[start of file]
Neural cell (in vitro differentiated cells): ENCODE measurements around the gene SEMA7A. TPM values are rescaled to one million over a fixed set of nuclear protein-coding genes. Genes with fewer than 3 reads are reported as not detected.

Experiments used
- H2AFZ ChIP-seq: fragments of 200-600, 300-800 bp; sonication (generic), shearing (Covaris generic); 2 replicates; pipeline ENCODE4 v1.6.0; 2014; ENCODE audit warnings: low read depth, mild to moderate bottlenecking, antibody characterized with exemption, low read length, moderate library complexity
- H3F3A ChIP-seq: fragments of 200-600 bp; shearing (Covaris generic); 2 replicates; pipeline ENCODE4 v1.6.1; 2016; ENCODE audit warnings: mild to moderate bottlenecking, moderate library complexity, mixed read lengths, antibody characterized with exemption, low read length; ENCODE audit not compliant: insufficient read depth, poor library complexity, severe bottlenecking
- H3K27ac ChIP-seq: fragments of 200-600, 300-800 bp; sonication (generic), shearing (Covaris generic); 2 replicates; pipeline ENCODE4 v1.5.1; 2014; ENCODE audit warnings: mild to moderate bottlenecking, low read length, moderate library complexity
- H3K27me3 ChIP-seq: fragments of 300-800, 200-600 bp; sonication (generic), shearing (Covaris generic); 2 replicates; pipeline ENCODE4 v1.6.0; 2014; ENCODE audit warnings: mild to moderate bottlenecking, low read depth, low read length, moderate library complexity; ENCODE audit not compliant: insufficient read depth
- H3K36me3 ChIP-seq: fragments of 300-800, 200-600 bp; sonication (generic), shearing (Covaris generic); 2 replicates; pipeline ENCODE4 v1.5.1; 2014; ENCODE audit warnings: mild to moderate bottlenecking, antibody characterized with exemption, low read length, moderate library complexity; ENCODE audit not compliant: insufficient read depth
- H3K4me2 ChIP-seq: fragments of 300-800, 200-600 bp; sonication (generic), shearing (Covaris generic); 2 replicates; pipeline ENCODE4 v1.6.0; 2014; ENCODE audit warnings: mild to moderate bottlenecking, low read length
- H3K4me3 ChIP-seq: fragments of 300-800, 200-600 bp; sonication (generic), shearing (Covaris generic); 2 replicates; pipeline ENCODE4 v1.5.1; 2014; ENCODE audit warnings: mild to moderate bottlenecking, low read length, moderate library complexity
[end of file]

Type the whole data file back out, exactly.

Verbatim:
Neural cell (in vitro differentiated cells): ENCODE measurements around the gene SEMA7A. TPM values are rescaled to one million over a fixed set of nuclear protein-coding genes. Genes with fewer than 3 reads are reported as not detected.

Experiments used
- H2AFZ ChIP-seq: fragments of 200-600, 300-800 bp; sonication (generic), shearing (Covaris generic); 2 replicates; pipeline ENCODE4 v1.6.0; 2014; ENCODE audit warnings: low read depth, mild to moderate bottlenecking, antibody characterized with exemption, low read length, moderate library complexity
- H3F3A ChIP-seq: fragments of 200-600 bp; shearing (Covaris generic); 2 replicates; pipeline ENCODE4 v1.6.1; 2016; ENCODE audit warnings: mild to moderate bottlenecking, moderate library complexity, mixed read lengths, antibody characterized with exemption, low read length; ENCODE audit not compliant: insufficient read depth, poor library complexity, severe bottlenecking
- H3K27ac ChIP-seq: fragments of 200-600, 300-800 bp; sonication (generic), shearing (Covaris generic); 2 replicates; pipeline ENCODE4 v1.5.1; 2014; ENCODE audit warnings: mild to moderate bottlenecking, low read length, moderate library complexity
- H3K27me3 ChIP-seq: fragments of 300-800, 200-600 bp; sonication (generic), shearing (Covaris generic); 2 replicates; pipeline ENCODE4 v1.6.0; 2014; ENCODE audit warnings: mild to moderate bottlenecking, low read depth, low read length, moderate library complexity; ENCODE audit not compliant: insufficient read depth
- H3K36me3 ChIP-seq: fragments of 300-800, 200-600 bp; sonication (generic), shearing (Covaris generic); 2 replicates; pipeline ENCODE4 v1.5.1; 2014; ENCODE audit warnings: mild to moderate bottlenecking, antibody characterized with exemption, low read length, moderate library complexity; ENCODE audit not compliant: insufficient read depth
- H3K4me2 ChIP-seq: fragments of 300-800, 200-600 bp; sonication (generic), shearing (Covaris generic); 2 replicates; pipeline ENCODE4 v1.6.0; 2014; ENCODE audit warnings: mild to moderate bottlenecking, low read length
- H3K4me3 ChIP-seq: fragments of 300-800, 200-600 bp; sonication (generic), shearing (Covaris generic); 2 replicates; pipeline ENCODE4 v1.5.1; 2014; ENCODE audit warnings: mild to moderate bottlenecking, low read length, moderate library complexity